Day 6. Wednesday, 3 July. Reykjavik to Reykjahlid. One hour ten minutes - IFR.

We had IMC and rain during most of the flight. Fortunately, the ceiling improved as we approached Reykjahlid, normally the hottest and driest part of Iceland in the summer. Situated in north-east Iceland by Myvatn (midge) lake, it is one of the most visited places in the country (in spite of the midges!).
The sun soon re-emerged
and we enjoyed an evening walk around part of the lake which contains thousands of small islands. A typical view would be of ducks swimming in the foreground, some horses grazing nearby, a volcanic crater in the distance and snow-capped mountains at the horizon. Fortunately, the midges kept away from us. We were soon to learn that they are most active in the afternoon.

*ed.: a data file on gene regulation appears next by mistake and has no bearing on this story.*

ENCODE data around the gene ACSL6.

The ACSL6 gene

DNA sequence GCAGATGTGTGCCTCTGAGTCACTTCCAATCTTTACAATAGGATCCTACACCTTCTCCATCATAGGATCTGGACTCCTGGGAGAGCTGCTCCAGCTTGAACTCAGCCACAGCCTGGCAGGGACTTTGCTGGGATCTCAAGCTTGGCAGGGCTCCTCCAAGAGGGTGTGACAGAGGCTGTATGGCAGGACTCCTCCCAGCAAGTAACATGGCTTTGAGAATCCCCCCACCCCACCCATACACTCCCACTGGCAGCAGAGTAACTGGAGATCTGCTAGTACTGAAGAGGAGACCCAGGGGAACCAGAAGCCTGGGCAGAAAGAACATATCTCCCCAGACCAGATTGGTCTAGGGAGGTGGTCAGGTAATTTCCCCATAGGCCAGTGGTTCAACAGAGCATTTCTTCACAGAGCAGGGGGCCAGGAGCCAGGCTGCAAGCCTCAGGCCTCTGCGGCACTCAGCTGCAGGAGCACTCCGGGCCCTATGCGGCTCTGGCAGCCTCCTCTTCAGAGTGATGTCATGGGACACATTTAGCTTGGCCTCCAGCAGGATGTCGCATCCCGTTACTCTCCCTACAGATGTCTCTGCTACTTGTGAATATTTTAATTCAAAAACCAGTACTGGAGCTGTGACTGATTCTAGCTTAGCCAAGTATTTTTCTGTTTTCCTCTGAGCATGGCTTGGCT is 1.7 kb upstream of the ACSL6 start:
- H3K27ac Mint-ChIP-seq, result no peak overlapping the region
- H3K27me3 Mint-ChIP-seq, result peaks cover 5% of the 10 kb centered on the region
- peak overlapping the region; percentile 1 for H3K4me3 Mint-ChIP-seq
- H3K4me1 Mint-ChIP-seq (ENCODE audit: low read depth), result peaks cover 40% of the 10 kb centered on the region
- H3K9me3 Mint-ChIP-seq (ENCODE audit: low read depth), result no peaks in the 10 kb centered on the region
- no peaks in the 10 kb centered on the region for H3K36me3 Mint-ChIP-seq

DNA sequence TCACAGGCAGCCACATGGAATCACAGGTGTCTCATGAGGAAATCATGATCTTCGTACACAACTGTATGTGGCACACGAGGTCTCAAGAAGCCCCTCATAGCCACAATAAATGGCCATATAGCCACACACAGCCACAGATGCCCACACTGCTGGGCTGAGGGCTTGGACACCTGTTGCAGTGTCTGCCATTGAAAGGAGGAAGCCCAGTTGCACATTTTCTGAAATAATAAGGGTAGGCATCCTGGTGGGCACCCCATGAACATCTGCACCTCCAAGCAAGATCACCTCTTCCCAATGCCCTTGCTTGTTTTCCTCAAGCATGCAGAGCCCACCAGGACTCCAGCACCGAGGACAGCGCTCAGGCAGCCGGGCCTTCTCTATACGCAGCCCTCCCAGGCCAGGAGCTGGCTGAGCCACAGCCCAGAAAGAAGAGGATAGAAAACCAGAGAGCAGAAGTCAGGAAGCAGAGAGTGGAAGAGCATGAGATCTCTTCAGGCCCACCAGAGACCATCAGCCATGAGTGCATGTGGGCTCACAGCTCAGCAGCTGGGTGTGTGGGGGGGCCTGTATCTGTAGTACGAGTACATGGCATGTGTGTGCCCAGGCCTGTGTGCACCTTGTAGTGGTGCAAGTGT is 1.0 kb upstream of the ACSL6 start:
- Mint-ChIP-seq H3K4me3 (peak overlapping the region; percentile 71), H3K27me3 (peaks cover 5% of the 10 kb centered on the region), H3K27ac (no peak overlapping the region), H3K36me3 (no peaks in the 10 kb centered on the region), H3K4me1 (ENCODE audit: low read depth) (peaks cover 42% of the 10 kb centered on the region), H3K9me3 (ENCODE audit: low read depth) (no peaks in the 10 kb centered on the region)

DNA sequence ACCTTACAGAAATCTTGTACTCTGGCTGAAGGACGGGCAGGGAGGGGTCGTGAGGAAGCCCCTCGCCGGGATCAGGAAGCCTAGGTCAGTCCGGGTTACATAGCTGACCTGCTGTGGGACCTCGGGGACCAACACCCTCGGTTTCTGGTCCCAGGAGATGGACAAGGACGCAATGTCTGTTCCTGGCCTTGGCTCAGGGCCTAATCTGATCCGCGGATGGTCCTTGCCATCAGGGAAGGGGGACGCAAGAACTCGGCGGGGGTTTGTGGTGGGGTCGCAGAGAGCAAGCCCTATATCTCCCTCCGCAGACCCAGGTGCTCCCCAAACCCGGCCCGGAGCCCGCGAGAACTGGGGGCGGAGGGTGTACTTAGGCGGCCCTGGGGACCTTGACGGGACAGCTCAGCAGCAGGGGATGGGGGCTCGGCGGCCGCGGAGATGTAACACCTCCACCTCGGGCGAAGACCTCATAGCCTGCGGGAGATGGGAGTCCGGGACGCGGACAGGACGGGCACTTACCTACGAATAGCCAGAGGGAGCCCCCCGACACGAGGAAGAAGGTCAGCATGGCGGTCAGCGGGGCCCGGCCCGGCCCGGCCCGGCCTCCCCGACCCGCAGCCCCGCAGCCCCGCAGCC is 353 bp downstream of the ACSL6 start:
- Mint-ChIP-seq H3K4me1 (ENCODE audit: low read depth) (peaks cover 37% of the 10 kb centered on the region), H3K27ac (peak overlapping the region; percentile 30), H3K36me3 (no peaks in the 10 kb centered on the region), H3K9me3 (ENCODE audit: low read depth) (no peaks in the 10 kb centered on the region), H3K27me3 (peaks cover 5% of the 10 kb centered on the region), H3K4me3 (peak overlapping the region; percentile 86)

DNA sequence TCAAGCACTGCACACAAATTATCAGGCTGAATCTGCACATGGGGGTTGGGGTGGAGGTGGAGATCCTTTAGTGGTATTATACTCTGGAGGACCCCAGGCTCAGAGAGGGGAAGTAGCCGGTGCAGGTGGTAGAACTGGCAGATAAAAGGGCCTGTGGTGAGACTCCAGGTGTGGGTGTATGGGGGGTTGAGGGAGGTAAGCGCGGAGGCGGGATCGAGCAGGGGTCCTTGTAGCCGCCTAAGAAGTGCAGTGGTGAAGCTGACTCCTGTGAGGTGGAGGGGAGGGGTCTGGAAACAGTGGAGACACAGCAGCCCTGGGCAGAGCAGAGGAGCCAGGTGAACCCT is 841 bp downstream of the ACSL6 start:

Day 7. Thursday, 4 July. Sightseeing around Reykjahlid.

We treated ourselves to another expensive hire car and visited the sulfataras - sandbanks that puff out smelly sulphurous fumes. The lunar landscape is also strewn with burping grey mud pots and shrill steam vents. A sign warns you to walk only on brown earth - not white or yellow where the crust is thin - if you do not wish to come to an extremely hot and sticky end.

Day 8. Friday, 5 July. Reykjahlid to Egilstadir. One hour fifteen minutes - VFR.

We weren't able to get any recent weather reports for Grimsey Island (north of Iceland) but decided to head there anyway. We wanted to see the many puffins that it is famous for. Just as we approached the island, we came into some heavy rain showers and both ceiling and visibility were uncomfortable for a visual approach. Not wishing to visit a wet island anyway, we made a 180 degree turn and made for Egilstadir (east of Reykjahlid).
The weather was hot (25 C) and sunny. We booked into a guest house in an old farm. Run by a friendly artist and her husband, and tastefully decorated, we gave it top marks. After a hot horse-ride to Lagarfjot lake, we dined at the farm on smoked lamb, a local speciality.